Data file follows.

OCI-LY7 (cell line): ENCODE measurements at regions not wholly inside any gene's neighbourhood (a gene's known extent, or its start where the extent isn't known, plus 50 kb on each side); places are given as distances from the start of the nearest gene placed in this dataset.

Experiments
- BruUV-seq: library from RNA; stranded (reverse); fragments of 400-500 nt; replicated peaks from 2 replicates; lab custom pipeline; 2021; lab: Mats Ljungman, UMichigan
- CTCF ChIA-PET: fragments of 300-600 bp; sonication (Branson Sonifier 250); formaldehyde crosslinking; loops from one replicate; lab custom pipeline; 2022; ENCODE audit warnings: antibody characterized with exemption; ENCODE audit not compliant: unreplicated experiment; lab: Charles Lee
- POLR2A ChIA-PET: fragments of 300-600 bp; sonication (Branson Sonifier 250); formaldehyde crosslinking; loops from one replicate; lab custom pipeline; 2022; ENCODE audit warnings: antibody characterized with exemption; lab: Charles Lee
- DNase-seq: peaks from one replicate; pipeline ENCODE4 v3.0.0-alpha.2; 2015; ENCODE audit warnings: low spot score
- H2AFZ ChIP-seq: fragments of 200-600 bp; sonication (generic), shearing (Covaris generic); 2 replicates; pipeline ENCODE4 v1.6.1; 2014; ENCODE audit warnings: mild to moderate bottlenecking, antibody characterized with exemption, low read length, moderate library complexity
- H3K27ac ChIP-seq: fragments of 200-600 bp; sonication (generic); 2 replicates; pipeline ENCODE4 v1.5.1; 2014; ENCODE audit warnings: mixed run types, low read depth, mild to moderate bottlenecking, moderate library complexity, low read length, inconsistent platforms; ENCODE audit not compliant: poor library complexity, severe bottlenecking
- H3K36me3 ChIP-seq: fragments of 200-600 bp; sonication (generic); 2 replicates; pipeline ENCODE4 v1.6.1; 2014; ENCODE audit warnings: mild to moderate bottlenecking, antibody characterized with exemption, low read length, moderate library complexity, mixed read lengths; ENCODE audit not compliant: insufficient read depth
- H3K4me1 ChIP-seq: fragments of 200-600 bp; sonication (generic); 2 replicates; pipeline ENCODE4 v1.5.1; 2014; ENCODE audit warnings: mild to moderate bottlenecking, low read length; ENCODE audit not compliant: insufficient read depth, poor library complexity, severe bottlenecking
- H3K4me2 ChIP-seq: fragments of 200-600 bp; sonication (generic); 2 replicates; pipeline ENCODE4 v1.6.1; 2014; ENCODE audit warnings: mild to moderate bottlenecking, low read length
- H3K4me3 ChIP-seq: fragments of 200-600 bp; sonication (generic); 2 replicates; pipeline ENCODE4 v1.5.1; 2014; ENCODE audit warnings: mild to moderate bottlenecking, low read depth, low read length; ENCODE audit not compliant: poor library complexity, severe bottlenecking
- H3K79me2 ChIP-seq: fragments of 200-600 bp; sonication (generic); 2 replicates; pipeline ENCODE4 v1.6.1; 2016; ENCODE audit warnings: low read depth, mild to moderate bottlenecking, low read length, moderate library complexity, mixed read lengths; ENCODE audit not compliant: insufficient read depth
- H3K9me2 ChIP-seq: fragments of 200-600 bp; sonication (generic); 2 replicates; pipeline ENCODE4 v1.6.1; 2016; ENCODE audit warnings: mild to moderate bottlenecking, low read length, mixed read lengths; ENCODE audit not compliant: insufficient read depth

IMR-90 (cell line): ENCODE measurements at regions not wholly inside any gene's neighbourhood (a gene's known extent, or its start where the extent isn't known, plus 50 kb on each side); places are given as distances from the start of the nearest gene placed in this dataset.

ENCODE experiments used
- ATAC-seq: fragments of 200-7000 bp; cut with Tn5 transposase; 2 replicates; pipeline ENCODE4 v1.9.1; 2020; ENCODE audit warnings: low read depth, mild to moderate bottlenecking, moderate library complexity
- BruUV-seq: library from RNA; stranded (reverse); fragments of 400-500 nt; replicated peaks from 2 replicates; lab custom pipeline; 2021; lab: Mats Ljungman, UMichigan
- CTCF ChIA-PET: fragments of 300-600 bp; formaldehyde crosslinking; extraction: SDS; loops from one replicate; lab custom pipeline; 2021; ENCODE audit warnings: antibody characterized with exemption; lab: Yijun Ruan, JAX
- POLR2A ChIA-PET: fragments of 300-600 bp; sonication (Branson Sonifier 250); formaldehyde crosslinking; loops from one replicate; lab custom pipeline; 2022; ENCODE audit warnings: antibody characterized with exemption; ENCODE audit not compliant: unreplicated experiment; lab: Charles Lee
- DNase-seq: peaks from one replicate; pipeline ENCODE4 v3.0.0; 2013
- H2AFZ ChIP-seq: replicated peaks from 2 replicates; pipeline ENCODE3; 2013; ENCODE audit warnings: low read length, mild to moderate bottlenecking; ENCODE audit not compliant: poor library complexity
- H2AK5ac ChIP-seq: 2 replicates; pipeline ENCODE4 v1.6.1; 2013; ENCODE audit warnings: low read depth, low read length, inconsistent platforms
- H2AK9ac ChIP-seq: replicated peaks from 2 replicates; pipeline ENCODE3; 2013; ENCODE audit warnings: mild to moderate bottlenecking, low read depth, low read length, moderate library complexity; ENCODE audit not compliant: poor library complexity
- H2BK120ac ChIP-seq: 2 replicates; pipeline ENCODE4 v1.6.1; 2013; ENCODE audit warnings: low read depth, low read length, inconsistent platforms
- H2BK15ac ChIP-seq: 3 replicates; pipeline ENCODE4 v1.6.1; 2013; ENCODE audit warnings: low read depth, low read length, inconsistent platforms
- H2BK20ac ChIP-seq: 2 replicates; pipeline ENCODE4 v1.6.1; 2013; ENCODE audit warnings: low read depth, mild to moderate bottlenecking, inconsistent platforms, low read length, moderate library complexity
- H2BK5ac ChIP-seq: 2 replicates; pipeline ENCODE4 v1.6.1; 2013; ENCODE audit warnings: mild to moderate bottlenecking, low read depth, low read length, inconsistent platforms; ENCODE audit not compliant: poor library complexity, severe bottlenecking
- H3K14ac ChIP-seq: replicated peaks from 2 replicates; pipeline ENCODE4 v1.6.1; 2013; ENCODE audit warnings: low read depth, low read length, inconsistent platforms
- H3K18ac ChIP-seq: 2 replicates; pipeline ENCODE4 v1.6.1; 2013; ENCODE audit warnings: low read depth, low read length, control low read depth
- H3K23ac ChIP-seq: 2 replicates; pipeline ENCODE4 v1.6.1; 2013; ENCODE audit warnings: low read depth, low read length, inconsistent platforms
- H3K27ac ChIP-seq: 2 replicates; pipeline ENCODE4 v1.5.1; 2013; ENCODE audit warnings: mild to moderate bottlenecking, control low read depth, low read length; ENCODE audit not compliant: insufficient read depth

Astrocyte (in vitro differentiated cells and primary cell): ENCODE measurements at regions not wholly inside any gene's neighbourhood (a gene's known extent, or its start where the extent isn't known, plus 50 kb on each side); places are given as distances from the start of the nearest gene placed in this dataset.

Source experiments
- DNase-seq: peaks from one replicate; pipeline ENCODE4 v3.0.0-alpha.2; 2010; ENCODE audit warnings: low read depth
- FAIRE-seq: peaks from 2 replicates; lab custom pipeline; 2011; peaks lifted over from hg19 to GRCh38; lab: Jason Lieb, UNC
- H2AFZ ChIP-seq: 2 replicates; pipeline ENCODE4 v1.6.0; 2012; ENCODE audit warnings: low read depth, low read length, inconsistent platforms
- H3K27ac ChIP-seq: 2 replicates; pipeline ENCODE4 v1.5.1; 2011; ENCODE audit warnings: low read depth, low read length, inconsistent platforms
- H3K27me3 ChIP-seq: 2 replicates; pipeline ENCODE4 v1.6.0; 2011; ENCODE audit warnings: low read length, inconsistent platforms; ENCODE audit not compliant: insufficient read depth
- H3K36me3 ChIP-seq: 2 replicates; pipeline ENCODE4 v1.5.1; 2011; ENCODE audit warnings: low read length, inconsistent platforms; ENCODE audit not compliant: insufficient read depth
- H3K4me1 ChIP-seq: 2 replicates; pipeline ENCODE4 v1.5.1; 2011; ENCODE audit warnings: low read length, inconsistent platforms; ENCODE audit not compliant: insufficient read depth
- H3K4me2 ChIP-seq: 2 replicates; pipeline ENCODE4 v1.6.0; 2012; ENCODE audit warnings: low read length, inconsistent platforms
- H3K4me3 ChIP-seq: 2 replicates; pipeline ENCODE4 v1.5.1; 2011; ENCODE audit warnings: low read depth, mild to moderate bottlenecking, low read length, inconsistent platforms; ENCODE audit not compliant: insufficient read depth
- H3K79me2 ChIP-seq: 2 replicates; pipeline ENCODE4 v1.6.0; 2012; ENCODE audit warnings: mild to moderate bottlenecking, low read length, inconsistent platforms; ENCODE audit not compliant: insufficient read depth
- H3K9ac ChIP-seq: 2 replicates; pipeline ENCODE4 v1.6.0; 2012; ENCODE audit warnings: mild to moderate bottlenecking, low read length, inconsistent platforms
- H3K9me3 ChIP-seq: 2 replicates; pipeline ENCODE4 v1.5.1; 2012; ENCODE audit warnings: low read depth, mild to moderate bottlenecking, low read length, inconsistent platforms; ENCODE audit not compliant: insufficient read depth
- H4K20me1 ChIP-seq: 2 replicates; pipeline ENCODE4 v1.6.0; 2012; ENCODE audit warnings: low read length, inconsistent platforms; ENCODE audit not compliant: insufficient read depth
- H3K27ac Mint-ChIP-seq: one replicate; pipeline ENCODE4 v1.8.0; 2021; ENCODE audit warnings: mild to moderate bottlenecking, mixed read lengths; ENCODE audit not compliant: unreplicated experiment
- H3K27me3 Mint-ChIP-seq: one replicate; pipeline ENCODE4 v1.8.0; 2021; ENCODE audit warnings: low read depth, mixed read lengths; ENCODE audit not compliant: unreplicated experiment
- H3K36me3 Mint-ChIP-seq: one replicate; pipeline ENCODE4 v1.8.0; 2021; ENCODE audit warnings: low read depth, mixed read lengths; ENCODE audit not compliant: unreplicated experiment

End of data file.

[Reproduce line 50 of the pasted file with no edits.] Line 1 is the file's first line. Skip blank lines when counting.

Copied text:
- H3K36me3 Mint-ChIP-seq: one replicate; pipeline ENCODE4 v1.8.0; 2021; ENCODE audit warnings: low read depth, mixed read lengths; ENCODE audit not compliant: unreplicated experiment